Pampush doubts that chins are adaptations at all. He thinks it's more likely that they are spandrels—incidental features that have no benefits in themselves, but are byproducts of evolution acting upon something else.
For example, during human evolution, our faces shortened and our posture straightened. These changes made our mouths more cramped. To give our tongues and soft tissues more room, and to avoid constricting our airways, the lower jaw developed a forward slope, of which the chin was a side effect. The problem with this idea is that the chin's outer face doesn't follow the contours of its inner face, and has an exceptionally thick knob of bone. None of that screams “space-saving measure.”
A different explanation portrays the chin as a bit of the jaw that got left behind while the rest shrunk back. As early humans started cooking and processing our food, we made fewer demands upon our teeth, which started shrinking as a result. They gradually retracted into the face, while the part of the lower jaw that held them did not (or, at least, did so more slowly). Hence: chin.
Stephen Jay Gould and Richard Lewontin, who coined the concept of evolutionary spandrels, liked this hypothesis. So does Nathan Holton from the University of Iowa, who studies facial evolution. “It seems that the appearance of the chin itself is probably related to patterns of facial reduction in humans during the Pleistocene,” he says. “In this sense, understanding why faces became smaller is important to explaining why we have chins.”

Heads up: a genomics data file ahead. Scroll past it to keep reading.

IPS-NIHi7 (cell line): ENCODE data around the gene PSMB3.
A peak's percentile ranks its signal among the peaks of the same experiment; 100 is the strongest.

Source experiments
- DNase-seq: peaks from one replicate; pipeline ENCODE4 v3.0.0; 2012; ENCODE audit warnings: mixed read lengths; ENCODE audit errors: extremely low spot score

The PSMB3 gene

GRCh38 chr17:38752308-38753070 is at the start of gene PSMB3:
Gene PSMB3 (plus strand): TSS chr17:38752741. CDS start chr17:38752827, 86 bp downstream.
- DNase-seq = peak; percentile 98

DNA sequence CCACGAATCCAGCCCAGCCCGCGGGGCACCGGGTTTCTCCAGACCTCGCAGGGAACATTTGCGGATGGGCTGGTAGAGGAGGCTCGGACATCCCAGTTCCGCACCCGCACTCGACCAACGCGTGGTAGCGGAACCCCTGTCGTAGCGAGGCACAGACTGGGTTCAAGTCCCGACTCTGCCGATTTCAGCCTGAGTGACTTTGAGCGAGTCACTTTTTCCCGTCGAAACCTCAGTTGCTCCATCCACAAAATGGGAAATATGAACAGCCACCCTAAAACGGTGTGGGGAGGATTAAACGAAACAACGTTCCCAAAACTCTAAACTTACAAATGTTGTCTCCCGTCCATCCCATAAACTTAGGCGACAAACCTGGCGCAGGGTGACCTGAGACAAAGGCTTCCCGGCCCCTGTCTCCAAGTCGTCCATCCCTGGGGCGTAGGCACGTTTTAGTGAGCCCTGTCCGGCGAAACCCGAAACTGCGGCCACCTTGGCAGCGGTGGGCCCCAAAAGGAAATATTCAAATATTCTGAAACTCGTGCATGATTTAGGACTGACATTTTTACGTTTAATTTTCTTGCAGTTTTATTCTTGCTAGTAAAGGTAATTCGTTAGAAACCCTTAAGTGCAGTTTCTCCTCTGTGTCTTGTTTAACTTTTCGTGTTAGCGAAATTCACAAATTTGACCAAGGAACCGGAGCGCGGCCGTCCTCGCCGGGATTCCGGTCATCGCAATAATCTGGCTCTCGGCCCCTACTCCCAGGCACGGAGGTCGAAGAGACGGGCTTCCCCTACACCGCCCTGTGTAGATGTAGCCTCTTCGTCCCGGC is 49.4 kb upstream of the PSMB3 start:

“But why did the lower border of the jaw also not shrink?” Pampush asks. “What happened that left that last little bit sticking out?” This is the problem with spandrel hypotheses more generally: They're often very hard to test.
It may seem frustrating to have so many imperfect competing hypotheses, but that's part of the joy of chins: They reveal something about how scientists think about evolution. Some see the sculpting power of natural selection in everything, and view chins as surely some kind of adaptation. Others see natural selection as just one of many evolutionary forces, and so gravitate towards a spandrel-based explanation. “The chin is one of these rare phenomena in evolutionary biology that really exposes the deep philosophical differences between researchers in the field,” says Pampush.
And, indeed, between people outside the field. “I always get entertaining emails from lay people trying to help me so let me thank you in advance for what I'm about to receive,” he tells me.
Because if there's one trait that more universally human than the chin, it's having opinions.